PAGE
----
The 2 Sides of Marketing in the Internet of Things

The IoT gadgets are coming.

Whether many consumers will want or buy into some of these technological marvels is yet to be seen.

At the IFA consumer electronics show in Berlin last week, sort of an IoT gadgetry prelude to CES International in Las Vegas in January, at least there were indications of some of the early IoT thinking by major makers of the technology.

And based on some of the major announcements, the thinking is that homes need to be smarter, appliances should be interconnected and wearables should get smaller and more powerful.

Samsung introduced a device aimed at letting you know how good of a night sleep you had, in case you can’t tell by yourself when you wake up.

The added twist here is that the Sleepsense has the ability to adjust other devices in the home, like lighting and heat, to be timed with your sleep. The flat, round pod goes under your bedding rather than being worn and measures things like heart rate and breathing.

The bigger news from Samsung Electronics was the statement from its chief executive that within five years, all devices made by Samsung will be IoT enabled.

Most of the smart home technology will be managed from smartphones, still the hub of much of the IoT for the foreseeable future. Here are but a few of the latest announcements from the event:

  • Sony touted new smartphones that use wearable tech for adding augmented reality to  PlayStation games.
  • LG unveiled its first smart oven and air conditioner that works on an established IoT platform, the one adopted by more than 150 global home appliance makers. That allows all products to be connected to each other, no matter who makes them.
  • Siemens showed a refrigerator that uses a webcam that can be tapped into by a smartphone so that a person can see what may have to be added to a shopping list without opening the refrigerator.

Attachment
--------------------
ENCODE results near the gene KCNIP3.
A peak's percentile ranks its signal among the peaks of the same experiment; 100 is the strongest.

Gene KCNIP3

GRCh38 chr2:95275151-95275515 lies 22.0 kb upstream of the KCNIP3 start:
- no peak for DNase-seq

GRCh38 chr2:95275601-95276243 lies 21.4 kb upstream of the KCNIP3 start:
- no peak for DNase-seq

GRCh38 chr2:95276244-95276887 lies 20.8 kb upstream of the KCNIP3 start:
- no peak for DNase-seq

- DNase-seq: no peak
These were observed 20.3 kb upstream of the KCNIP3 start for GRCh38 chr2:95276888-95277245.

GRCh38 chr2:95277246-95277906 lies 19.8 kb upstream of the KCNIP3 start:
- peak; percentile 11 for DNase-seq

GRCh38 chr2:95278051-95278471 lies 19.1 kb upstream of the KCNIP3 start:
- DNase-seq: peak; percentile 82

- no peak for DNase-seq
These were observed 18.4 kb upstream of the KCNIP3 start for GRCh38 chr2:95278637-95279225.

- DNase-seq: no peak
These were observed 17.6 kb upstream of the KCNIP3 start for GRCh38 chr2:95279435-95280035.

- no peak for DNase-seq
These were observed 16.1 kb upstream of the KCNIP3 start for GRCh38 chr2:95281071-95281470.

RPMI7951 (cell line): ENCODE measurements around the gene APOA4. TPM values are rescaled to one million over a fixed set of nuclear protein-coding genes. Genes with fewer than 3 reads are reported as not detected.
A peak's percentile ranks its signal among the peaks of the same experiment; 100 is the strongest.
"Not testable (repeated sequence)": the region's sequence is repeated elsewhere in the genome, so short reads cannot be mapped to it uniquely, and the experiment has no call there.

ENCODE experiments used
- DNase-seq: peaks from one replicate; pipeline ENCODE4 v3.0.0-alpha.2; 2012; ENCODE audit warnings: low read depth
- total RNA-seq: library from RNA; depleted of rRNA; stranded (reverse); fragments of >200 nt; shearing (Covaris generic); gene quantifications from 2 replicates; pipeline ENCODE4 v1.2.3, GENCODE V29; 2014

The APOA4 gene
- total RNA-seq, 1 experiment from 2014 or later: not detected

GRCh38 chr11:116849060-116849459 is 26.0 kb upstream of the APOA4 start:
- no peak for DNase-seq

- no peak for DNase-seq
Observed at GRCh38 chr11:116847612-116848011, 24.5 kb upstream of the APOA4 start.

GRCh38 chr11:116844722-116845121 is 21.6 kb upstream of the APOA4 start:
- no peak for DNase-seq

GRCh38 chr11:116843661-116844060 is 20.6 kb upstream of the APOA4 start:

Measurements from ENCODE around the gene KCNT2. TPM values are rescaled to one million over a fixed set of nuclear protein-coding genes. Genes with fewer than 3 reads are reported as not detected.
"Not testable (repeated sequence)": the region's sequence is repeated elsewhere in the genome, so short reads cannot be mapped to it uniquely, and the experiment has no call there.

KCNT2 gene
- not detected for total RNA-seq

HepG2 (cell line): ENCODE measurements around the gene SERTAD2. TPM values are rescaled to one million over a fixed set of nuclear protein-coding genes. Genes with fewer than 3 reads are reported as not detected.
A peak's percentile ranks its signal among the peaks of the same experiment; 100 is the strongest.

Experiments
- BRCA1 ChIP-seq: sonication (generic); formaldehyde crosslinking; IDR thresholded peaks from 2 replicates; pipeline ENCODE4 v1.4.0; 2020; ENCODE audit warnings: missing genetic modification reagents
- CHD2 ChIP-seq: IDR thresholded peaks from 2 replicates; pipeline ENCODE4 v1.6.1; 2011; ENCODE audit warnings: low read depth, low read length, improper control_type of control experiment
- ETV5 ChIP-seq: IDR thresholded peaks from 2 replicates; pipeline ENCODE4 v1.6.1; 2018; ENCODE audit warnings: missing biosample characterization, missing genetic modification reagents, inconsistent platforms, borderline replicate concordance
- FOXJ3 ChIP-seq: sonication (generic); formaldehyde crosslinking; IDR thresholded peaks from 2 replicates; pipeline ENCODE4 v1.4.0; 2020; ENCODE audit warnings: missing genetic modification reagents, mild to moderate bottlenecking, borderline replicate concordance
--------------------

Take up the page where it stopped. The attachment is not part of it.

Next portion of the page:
Overall, smartwatches are getting smarter and being made to look more fashionable, kind of like traditional watches.

The key here is that technological capabilities for interconnectedness are being increased dramatically and are rolling out into the marketplace.

Some of the connected device capabilities look like they’re being done because they can.

There will be two aspects of marketing involved in all of this.

First, there will be the marketing of all these products to consumers in an attempt to incent them to purchase.

Secondly and more significantly, once consumers decide which types and categories of IoT devices they deem worthy of adoption, the real marketing, on and through the connected devices, begins.

Sensors and connected devices are coming in a massive wave. And that’s where the messaging will ride.
2 comments about "The 2 Sides of Marketing in the Internet of Things".
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  1. Roy Smith from PrivacyCheq, September 8, 2015 at 1:44 p.m.

    We believe that the notions of "Privacy and Security" will become differentiating tools as the consumer IOT market heats up.  Statistics from Pew research show consumers are very concerned about digital privacy yet consumer IOT vendors do not even mention privacy and security in their marketing. 

    This "vacuum" will be filled when a few leading companies begin to make privacy/security part of their product story.  Eventually most consumer IOT products will need to disclose their data strategies or face an uphill battle in the marketplace.

  2. Chuck Martin from Chuck Martin, September 8, 2015 at 7:14 p.m.

    Yes, privacy and security are the big issues, Roy. Also, not likley to be totally resolved overnight.

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